8. ^ Online Etymology Dictionary by Douglas Harper
  9. ^ Oro J, Kimball AP (August 1961). "Synthesis of purines under possible primitive earth conditions. I. Adenine from hydrogen cyanide". Archives of Biochemistry and Biophysics. 94 (2): 217–27. doi:10.1016/0003-9861(61)90033-9. PMID 13731263.
  10. ^ Shapiro, Robert (June 1995). "The prebiotic role of adenine: A critical analysis". Origins of Life and Evolution of Biospheres. 25 (1–3): 83–98. Bibcode:1995OLEB...25...83S. doi:10.1007/BF01581575. PMID 11536683. S2CID 21941930.
  11. ^ Callahan MP, Smith KE, Cleaves HJ, Ruzicka J, Stern JC, Glavin DP, House CH, Dworkin JP (Aug 2011). "Carbonaceous meteorites contain a wide range of extraterrestrial nucleobases". Proceedings of the National Academy of Sciences of the United States of America. 108 (34): 13995–8. Bibcode:2011PNAS..10813995C. doi:10.1073/pnas.1106493108. PMC 3161613. PMID 21836052.
  12. ^ Steigerwald, John (8 August 2011). "NASA Researchers: DNA Building Blocks Can Be Made in Space". NASA. Retrieved 2011-08-10.
  13. ^ ScienceDaily Staff (9 August 2011). "DNA Building Blocks Can Be Made in Space, NASA Evidence Suggests". ScienceDaily. Retrieved 2011-08-09.
  14. ^ Williams P (August 18, 2011). "Physicists Uncover New Data On Adenine, a Crucial Building Block of Life". Science Daily. Retrieved 2011-09-01. journal reference: Mario Barbatti, Susanne Ullrich. Ionization potentials of adenine along the internal conversion pathways. Physical Chemistry Chemical Physics, 2011; doi:10.1039/C1CP21350D -- a University of Georgia physicist and a collaborator in Germany have shown that ... adenine, has an unexpectedly variable range of ionization energies along its reaction pathways....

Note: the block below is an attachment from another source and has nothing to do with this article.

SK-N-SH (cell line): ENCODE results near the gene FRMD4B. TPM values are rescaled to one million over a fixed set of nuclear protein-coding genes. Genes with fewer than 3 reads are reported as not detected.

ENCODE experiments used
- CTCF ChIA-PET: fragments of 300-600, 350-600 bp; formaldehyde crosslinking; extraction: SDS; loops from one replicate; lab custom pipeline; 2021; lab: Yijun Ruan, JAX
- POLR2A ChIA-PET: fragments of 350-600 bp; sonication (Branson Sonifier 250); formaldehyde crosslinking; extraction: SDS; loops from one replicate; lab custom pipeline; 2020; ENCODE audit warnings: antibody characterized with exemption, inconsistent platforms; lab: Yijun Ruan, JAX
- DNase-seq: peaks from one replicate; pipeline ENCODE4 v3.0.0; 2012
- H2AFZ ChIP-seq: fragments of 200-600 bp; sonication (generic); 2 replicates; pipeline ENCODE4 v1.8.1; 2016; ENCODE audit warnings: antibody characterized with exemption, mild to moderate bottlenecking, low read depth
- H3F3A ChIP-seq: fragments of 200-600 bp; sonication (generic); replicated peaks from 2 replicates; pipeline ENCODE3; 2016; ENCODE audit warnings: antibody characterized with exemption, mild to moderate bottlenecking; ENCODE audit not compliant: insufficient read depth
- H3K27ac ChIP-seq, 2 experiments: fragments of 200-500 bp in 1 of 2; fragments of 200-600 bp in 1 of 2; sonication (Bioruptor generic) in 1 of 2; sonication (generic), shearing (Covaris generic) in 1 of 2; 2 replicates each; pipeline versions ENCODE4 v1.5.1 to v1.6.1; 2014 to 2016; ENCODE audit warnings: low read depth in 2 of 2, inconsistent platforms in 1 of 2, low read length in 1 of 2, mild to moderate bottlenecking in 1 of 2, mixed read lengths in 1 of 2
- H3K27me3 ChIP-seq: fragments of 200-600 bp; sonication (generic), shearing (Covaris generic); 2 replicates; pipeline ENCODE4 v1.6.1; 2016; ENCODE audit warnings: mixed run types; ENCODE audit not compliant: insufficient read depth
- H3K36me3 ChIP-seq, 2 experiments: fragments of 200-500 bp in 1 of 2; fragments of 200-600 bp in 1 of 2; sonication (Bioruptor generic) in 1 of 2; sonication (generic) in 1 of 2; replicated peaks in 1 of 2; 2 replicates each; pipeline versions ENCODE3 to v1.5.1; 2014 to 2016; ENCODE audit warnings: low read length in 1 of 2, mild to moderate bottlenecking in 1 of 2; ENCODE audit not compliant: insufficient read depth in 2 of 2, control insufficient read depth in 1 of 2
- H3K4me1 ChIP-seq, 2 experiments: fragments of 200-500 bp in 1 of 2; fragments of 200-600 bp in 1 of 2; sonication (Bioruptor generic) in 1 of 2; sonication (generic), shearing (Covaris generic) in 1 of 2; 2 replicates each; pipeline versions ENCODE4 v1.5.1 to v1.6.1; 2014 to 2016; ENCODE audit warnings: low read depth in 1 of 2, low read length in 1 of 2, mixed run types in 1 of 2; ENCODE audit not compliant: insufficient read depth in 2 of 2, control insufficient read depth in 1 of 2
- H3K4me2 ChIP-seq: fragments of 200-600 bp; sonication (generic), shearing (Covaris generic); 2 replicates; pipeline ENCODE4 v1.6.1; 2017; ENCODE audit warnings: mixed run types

External links

Media files used on this page

Base pair AT.svg
Base pair Adenine Tyhmine (AT)
Base pair AD.svg
Structure of base pair Adenine Dihydrouracil (AD)
Base pair APsi.svg
base pair Adenine Pseudouridine (AΨ)
Adenine-3D-vdW.png
3D vdW - Adenine
Adenosin.svg
Structure of adenosine
Template from Crick and Watson’s DNA molecular model, 1953. (9660573227).jpg
Author/Creator: Science Museum, London / Science and Society Picture Library, Licence: CC BY-SA 2.0
This aluminium template representing the base thymine (T) is part of Crick and Watson’s model of DNA. Bases are those groups of atoms that make up DNA's twin strands. The bases in each of the strands combines to spell out the organism's genetic code. This structure of DNA was discovered by Francis Crick (b 1916) and James Dewey Watson (b 1928) whilst working in the Medical Research Council Unit at the Cavendish Laboratory in Cambridge and after having seen X-ray diffraction pattern photographs of DNA by Rosalind Franklin. In 1953 Watson and Crick constructed a molecular model of the complex genetic material deoxyribonucleic acid (DNA). Their analysis of the double helix shape of DNA explained how genetic information could be copied and passed from one generation to the next. They were awarded the Nobel Prize for medicine and physiology in 1962.
Adenine-3D-balls.png
3D balls - Adenine
Base pair AU.svg
base pair Adenine Uracil (AU)
Desoxyadenosin.svg
Structure of Deoxyadenosine
Adenine numbered.svg
(c) Pepemonbu, CC BY-SA 3.0
Adenine, with standard numbering of positions.
Adenine.svg
Author/Creator: Pepemonbu, Licence: CC-BY-SA-3.0
Chemical Structure of Adenine in vector format